Ex-FBI official Andrew McCabe sues over his firing

WASHINGTON (AP) — Former FBI Deputy Director Andrew McCabe, a frequent target of President Donald Trump’s
ire, sued the FBI and the Justice Department on Thursday over his firing.
The lawsuit, the second this week from an ex-FBI official challenging the circumstances of his
termination, says the firing was part of Trump’s plan to rid the bureau of leaders he perceived as
disloyal to him.
The complaint contends that the two officials responsible for demoting and then firing McCabe — FBI
Director Chris Wray and former Attorney General Jeff Sessions — created a pretext to force him out in
accordance with the president’s wishes.
The stated reason for the firing was that McCabe had misled investigators over his involvement in a news
media leak, but McCabe says the real reason was "his refusal to pledge allegiance to a single
man."
"Trump demanded Plaintiff’s personal allegiance, he sought retaliation when Plaintiff refused to
give it, and Sessions, Wray, and others served as Trump’s personal enforcers rather than the nation’s
highest law enforcement officials, catering to Trump’s unlawful whims instead of honoring their oaths to
uphold the Constitution," the lawsuit says.
The federal complaint accuses the FBI and Justice Department of straying from established policies, with
Wray refusing to tell McCabe why he was being fired and a senior Justice Department lawyer telling
McCabe’s own lawyer that they were "making it up as we go along."
It says the government sped up disciplinary proceedings so McCabe could be fired ahead of his planned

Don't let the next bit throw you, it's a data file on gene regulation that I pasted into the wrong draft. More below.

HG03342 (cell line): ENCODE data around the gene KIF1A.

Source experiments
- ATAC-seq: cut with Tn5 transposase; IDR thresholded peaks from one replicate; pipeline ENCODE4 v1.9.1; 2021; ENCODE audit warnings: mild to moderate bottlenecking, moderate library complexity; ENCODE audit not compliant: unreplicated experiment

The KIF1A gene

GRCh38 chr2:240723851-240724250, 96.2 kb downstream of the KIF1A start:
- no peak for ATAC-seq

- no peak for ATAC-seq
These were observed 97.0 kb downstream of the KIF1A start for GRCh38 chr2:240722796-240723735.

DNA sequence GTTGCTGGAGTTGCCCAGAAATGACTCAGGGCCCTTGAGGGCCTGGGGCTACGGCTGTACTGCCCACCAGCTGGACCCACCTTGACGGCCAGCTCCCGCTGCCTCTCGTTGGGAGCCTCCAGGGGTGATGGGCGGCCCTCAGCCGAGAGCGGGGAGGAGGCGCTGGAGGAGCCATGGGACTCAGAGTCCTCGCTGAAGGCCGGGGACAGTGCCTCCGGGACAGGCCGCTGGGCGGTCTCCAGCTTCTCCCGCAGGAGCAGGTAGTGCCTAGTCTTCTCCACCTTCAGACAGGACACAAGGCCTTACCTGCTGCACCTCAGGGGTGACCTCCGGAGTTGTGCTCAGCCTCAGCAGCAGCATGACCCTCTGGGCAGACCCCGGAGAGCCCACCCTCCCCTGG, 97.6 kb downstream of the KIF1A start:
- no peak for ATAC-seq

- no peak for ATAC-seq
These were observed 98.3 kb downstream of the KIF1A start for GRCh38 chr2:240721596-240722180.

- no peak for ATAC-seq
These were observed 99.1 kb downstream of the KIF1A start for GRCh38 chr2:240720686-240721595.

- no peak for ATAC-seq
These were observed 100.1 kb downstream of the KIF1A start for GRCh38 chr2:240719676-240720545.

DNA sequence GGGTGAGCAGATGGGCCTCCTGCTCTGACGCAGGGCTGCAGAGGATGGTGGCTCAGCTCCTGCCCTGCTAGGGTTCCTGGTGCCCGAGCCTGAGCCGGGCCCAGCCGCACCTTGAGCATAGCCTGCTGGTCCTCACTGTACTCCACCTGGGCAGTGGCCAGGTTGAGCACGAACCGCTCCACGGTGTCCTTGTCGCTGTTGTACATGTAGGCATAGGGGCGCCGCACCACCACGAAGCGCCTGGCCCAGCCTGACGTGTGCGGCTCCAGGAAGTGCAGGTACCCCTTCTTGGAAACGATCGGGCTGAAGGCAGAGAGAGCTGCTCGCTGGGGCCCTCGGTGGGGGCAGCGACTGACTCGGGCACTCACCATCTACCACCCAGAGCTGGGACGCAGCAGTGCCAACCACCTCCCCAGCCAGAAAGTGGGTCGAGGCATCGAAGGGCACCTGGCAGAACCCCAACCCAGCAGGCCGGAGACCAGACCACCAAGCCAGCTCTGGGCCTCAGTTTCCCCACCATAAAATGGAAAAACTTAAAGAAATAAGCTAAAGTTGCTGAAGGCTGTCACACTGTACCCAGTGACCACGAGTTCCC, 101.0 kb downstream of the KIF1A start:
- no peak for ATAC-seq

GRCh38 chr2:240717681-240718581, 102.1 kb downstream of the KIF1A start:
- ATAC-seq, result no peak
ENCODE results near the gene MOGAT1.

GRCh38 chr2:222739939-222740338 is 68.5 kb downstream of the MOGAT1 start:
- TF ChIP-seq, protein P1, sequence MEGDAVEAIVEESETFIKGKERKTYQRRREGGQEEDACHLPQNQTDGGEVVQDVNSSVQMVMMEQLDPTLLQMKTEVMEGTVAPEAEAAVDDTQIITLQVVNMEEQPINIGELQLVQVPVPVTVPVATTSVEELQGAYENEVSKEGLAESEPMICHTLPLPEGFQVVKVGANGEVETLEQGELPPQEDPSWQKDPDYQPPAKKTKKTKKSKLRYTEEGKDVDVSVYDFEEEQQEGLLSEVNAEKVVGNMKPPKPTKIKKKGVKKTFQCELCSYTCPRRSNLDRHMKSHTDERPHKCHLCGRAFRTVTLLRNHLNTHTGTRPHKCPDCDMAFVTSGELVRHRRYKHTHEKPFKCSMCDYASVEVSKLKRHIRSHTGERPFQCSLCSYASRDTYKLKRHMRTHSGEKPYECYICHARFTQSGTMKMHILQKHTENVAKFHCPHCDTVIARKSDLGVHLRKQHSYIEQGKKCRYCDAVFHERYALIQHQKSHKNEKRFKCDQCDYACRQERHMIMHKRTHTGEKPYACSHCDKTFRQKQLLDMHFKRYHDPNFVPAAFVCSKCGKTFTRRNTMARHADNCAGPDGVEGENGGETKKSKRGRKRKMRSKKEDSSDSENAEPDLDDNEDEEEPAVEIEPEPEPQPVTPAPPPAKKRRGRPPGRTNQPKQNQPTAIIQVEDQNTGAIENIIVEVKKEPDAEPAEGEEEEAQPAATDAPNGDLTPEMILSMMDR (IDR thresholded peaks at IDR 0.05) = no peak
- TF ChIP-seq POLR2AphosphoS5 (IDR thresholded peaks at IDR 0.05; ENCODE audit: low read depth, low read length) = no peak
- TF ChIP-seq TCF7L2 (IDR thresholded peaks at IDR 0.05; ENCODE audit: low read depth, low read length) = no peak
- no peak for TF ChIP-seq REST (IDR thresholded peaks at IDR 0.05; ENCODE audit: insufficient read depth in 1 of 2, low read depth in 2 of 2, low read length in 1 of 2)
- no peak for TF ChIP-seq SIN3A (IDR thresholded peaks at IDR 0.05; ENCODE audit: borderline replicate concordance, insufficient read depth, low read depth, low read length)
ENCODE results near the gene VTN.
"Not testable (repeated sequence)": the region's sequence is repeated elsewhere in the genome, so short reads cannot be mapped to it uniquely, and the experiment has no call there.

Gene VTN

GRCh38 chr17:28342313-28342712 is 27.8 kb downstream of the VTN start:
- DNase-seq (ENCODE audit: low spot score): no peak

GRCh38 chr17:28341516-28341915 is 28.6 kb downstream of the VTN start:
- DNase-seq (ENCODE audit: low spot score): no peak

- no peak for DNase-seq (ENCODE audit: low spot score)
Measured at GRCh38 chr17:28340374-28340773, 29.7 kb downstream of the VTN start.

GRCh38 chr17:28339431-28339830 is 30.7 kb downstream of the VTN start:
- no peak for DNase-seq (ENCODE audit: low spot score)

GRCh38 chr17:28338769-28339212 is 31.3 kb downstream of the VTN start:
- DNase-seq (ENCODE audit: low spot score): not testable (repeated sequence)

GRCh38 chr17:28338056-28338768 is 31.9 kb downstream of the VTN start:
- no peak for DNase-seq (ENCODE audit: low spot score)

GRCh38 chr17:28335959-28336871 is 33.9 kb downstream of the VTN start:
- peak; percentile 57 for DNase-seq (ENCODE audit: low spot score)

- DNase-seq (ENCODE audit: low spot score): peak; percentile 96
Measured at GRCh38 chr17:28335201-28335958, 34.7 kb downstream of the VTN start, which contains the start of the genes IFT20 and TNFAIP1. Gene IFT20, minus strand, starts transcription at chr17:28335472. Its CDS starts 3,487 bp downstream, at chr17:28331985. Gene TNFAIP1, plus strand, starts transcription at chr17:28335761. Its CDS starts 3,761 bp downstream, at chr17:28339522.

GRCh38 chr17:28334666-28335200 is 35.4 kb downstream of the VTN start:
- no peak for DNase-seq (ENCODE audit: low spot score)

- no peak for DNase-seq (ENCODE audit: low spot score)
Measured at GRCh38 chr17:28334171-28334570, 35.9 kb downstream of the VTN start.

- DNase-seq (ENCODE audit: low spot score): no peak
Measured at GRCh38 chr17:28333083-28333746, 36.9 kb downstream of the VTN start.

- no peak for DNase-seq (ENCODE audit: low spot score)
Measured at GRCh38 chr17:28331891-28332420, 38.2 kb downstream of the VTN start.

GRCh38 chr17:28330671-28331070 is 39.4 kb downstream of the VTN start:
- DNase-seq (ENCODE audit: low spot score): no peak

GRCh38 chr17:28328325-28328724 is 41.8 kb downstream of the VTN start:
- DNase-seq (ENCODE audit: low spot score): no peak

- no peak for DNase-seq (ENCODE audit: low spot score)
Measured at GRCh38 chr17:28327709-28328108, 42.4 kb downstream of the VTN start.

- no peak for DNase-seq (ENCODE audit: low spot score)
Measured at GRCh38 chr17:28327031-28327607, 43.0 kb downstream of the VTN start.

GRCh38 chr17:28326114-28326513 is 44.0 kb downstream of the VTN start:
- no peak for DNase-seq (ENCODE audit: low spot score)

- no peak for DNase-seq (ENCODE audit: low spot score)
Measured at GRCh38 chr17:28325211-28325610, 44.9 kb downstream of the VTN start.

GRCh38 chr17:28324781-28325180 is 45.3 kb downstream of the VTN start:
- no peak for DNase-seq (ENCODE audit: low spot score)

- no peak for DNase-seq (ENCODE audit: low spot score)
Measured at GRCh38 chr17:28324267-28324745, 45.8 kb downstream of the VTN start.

retirement and without receiving full benefits. The lawsuit asks for a judge to declare McCabe’s firing
unconstitutional and to declare him entitled to his full pension and other benefits.
Spokespeople for the FBI and Justice Department declined to comment Thursday.
McCabe has been a target of Trump’s attacks since even before he was elected, after news emerged in the
fall of 2016 that McCabe’s wife had accepted campaign contributions from former Virginia Gov. Terry
McAuliffe during an unsuccessful run for the state Senate there. McAuliffe is a close ally of Bill and
Hillary Clinton, who was being investigated at the time for her use of a personal email server.
The attacks continued after Trump’s victory, with the president working to force McCabe from government
by pressuring Sessions, Deputy Attorney General Rod Rosenstein and others, the lawsuit says.
After McCabe refused on policy grounds to publicly refute a news story about contacts between Russia and
Trump campaign associates, the then-White House chief of staff Reince Priebus told McCabe that he and
the FBI were "not being good partners" to Trump, according to the complaint.
"Trump’s purge targeted Plaintiff in particular because Trump had already decided during the 2016
U.S. presidential campaign that Plaintiff was his partisan enemy by virtue of Plaintiff’s
marriage," the lawsuit said.
McCabe was fired in March 2018 after a Justice Department inspector general report found he had
repeatedly misstated his involvement in a news media disclosure regarding FBI investigations involving
Clinton. The watchdog office referred the matter to the U.S. Attorney’s Office in Washington, which has
been investigating.
McCabe has denied any wrongdoing, and has said that when he felt his answers were being misunderstood, he
tried to correct them.
On Tuesday, former FBI agent Peter Strzok, who was fired over derogatory text messages he sent about
Trump, also sued the FBI and Justice Department. He said the FBI had been influenced by
"unrelenting pressure" from the president when it fired him.
McCabe spent 21 years with the FBI. He became acting director in May 2017 after the president fired
former director James Comey.